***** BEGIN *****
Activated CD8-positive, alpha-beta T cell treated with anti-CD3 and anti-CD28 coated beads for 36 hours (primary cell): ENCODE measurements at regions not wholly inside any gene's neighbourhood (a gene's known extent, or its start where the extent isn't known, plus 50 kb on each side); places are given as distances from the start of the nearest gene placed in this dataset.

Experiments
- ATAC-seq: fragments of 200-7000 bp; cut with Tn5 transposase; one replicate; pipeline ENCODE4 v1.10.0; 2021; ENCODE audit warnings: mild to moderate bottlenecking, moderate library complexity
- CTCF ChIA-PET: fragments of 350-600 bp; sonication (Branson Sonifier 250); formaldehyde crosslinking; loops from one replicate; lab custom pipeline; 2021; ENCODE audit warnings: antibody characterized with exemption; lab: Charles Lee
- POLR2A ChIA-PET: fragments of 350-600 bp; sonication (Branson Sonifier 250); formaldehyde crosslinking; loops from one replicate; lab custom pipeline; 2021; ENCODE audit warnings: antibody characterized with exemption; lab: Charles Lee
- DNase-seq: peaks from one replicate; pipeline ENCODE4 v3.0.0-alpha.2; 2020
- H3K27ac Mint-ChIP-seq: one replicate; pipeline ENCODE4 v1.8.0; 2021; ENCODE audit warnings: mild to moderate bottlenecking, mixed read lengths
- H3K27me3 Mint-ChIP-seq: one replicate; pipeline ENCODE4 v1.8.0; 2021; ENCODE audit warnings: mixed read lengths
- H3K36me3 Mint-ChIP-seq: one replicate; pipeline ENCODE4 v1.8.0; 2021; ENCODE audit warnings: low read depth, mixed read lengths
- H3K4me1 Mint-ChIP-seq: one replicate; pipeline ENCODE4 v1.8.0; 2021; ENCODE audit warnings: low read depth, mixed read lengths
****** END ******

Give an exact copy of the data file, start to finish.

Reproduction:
Activated CD8-positive, alpha-beta T cell treated with anti-CD3 and anti-CD28 coated beads for 36 hours (primary cell): ENCODE measurements at regions not wholly inside any gene's neighbourhood (a gene's known extent, or its start where the extent isn't known, plus 50 kb on each side); places are given as distances from the start of the nearest gene placed in this dataset.

Experiments
- ATAC-seq: fragments of 200-7000 bp; cut with Tn5 transposase; one replicate; pipeline ENCODE4 v1.10.0; 2021; ENCODE audit warnings: mild to moderate bottlenecking, moderate library complexity
- CTCF ChIA-PET: fragments of 350-600 bp; sonication (Branson Sonifier 250); formaldehyde crosslinking; loops from one replicate; lab custom pipeline; 2021; ENCODE audit warnings: antibody characterized with exemption; lab: Charles Lee
- POLR2A ChIA-PET: fragments of 350-600 bp; sonication (Branson Sonifier 250); formaldehyde crosslinking; loops from one replicate; lab custom pipeline; 2021; ENCODE audit warnings: antibody characterized with exemption; lab: Charles Lee
- DNase-seq: peaks from one replicate; pipeline ENCODE4 v3.0.0-alpha.2; 2020
- H3K27ac Mint-ChIP-seq: one replicate; pipeline ENCODE4 v1.8.0; 2021; ENCODE audit warnings: mild to moderate bottlenecking, mixed read lengths
- H3K27me3 Mint-ChIP-seq: one replicate; pipeline ENCODE4 v1.8.0; 2021; ENCODE audit warnings: mixed read lengths
- H3K36me3 Mint-ChIP-seq: one replicate; pipeline ENCODE4 v1.8.0; 2021; ENCODE audit warnings: low read depth, mixed read lengths
- H3K4me1 Mint-ChIP-seq: one replicate; pipeline ENCODE4 v1.8.0; 2021; ENCODE audit warnings: low read depth, mixed read lengths